Exams are now underway, so I’ve recently been seeking refuge in my favourite fictional hideaway: Victorian London. Lynne Shepherd’s Tom-All-Alone’s is a refashioning of Charles Dickens’ Bleak House. Unlike, for example, the way in which novels like Wide Sargasso Sea respond to apparent flaws in their parent-texts, Shepherd’s intertextual engagement is instead the result of an affection for the original work. While the novel does, as I hope to illustrate, present an alternative perspective on Dickensian London, it still acknowledges the brilliance of Bleak House. As Tom-All-Alone’s is, at heart, a detective story, I will be overlooking certain aspects of the novel in this post for the benefit of potential readers (and I would recommend it to anyone, even if you aren’t particularly of Dickens; it might even be a more interesting read if you were disappointed by Bleak House).
The parallels between the narratives of Bleak House and Tom-All-Alone’s are established from the outset of Shepherd’s novel, as the prologue borrows its opening lines from Dickens: ‘London. Michaelmas Term lately over, and the Lord Chancellor sitting in Lincoln’s Inn Hall…’ Yet by the fourth sentence, Tom-All-Alone’s has carved out its own path. While both openings describe the fog, mud and grime of the city, Tom-All-Alone’s gives greater focus to the inhabitants of this fetid world, which Shepherd likens to a circle of hell. The novel also utilises the narrative technique of Bleak House, which alternates between an omniscient, bird’s eye view of the city, and the contrastingly naive voice of Esther. This latter voice is recast in Shepherd’s novel as Hester, and that’s absolutely everything I can say about her without potentially ruining the novel. Although Hester’s narrative frequently interrupts his story, Tom-All-Alone’s is largely concerned with the life of Charles Maddox, a private detective (which, let’s face it, is the occupation of all the best protagonists). The novel also features key characters from Bleak House, including Lady Dedlock, although her secret is dwarfed by the mysteries Maddox stumbles onto.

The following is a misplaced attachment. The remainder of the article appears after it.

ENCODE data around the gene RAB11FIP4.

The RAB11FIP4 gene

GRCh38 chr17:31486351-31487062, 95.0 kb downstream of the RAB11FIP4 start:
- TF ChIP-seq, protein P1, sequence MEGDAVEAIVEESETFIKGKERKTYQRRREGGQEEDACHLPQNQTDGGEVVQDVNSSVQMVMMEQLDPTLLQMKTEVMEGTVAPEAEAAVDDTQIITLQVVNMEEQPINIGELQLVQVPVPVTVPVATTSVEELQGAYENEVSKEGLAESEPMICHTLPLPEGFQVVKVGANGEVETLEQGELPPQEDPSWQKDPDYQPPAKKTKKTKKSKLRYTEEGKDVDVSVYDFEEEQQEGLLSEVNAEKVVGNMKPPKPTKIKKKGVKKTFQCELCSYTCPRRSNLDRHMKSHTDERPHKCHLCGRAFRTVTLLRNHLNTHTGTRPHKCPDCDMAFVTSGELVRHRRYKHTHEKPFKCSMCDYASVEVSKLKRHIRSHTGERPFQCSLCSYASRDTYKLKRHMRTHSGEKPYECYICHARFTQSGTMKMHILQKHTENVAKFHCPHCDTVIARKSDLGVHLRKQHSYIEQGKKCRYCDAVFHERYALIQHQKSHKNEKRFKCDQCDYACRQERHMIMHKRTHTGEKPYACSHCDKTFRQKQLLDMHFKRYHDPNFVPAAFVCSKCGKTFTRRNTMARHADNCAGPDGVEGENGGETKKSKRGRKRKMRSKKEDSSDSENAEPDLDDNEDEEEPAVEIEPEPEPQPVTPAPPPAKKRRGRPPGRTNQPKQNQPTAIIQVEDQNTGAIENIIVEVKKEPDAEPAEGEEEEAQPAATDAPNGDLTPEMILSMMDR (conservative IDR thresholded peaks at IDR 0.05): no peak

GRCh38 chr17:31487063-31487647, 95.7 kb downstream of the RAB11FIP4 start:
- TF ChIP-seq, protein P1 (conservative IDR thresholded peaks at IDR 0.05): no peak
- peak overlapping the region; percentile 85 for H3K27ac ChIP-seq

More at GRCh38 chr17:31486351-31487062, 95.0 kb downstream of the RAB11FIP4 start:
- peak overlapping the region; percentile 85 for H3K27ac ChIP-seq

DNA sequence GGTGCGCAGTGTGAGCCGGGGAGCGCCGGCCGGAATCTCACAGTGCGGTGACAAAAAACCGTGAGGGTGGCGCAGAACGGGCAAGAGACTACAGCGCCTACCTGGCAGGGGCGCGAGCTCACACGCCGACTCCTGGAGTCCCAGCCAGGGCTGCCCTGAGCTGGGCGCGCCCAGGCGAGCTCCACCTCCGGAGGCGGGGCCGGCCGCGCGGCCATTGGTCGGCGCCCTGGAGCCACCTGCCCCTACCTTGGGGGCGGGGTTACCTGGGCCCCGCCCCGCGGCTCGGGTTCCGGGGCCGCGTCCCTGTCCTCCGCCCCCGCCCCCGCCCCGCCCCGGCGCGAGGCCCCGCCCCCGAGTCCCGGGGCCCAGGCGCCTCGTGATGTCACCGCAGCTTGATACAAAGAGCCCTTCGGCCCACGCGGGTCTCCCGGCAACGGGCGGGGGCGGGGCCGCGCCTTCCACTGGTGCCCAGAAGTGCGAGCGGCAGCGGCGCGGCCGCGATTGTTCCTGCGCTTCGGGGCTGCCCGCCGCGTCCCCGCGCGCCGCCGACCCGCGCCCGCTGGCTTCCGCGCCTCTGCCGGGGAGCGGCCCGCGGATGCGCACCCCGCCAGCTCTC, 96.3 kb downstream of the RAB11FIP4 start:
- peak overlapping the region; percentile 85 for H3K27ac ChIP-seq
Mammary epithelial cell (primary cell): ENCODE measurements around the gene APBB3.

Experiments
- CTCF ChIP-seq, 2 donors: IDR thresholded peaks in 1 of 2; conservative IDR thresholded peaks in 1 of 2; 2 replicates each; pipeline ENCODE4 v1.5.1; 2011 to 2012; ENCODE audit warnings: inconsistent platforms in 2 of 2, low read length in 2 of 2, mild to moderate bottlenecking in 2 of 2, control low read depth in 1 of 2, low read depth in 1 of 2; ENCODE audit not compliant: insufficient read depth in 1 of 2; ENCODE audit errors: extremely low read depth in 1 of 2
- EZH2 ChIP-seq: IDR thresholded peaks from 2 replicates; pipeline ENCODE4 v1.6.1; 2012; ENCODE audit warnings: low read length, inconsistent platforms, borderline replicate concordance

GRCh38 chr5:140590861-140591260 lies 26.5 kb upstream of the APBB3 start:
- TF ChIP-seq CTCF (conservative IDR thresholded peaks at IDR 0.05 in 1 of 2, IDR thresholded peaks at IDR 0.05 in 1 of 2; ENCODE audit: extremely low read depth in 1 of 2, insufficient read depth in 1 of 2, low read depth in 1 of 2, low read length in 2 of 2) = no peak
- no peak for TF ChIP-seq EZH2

Tom-All-Alone’s makes explicit references to the life of Charles Dickens; the reader is transported to the parts of London frequented by Dickens and which provided the source material for his Sketches by Boz. Shepherd forefronts Dickens in order to dispel the myth of Dickensian London. The figure of Dickens, Shepherd suggests, ‘conjures up colour and carol singers and jolly old gentlemen’. To combat this image, Shepherd orientates Tom-All-Alone’s around the eponymous slum, which lends an underlying sense of threat to Bleak House. Through this device, the issues of poverty, madness and social deprivation are allowed to take centre-stage. The novel is also successful in challenging the Dickensian convention of narrative closure:
‘Don’t you like Dickens, uncle?’
Maddox snorts and looks at him with undisguised contempt. ‘Life rarely provides what you so tritely term a ‘happy ending’, and certainly not in the mawkish fashion to which this fellow seems so attached.’
Lynne Shepherd has also written Murder at Mansfield Park, a retelling of the Jane Austen novel. As I’m much less enamoured with Austen, I’m very curious to see what use Shepherd makes of the darker topics that Austen tends to side-step.